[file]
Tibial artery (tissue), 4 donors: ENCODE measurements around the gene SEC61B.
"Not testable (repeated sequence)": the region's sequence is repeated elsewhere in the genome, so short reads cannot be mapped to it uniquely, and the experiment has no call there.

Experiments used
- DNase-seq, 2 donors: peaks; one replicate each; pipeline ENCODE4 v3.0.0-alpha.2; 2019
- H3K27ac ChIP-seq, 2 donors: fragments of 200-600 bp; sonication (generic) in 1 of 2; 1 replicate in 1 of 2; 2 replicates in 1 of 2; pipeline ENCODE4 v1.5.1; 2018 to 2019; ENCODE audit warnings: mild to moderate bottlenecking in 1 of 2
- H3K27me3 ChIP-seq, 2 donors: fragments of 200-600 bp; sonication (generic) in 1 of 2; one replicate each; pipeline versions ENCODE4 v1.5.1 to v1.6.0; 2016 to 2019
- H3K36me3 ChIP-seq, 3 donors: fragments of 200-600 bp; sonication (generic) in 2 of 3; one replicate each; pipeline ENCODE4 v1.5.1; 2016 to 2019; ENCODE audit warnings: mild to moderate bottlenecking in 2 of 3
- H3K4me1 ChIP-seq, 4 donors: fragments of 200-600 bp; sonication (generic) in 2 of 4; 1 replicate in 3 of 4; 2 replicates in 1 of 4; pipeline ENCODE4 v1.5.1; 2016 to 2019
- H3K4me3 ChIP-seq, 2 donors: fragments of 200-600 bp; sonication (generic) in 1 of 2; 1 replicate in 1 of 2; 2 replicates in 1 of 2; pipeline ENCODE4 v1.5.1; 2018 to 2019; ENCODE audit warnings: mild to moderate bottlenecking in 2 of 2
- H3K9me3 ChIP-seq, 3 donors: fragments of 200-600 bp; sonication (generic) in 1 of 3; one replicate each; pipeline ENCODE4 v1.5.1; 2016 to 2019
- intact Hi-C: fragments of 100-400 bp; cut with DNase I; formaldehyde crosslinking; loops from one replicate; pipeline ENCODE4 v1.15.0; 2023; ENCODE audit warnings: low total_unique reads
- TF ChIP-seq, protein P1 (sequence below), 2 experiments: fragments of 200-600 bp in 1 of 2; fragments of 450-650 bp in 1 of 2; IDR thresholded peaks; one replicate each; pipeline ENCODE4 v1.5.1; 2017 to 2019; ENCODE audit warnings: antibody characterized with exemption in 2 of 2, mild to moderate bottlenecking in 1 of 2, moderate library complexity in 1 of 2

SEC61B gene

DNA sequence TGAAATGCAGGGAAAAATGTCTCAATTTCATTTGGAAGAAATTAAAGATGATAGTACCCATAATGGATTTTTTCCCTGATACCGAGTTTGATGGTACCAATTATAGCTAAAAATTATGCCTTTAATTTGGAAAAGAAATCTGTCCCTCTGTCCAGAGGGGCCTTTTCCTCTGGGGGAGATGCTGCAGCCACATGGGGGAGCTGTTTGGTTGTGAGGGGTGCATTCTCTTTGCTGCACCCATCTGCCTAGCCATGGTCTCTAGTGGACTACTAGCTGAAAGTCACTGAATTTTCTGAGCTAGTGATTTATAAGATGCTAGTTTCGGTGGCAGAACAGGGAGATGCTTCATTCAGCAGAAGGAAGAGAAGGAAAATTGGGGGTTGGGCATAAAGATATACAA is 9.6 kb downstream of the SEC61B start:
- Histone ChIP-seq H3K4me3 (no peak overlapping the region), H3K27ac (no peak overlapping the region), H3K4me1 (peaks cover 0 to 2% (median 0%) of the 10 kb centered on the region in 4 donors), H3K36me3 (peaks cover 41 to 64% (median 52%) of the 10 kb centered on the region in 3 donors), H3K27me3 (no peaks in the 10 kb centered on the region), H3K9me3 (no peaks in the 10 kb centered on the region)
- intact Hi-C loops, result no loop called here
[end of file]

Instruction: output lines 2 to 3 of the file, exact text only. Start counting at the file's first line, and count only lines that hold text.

"Not testable (repeated sequence)": the region's sequence is repeated elsewhere in the genome, so short reads cannot be mapped to it uniquely, and the experiment has no call there.

Experiments used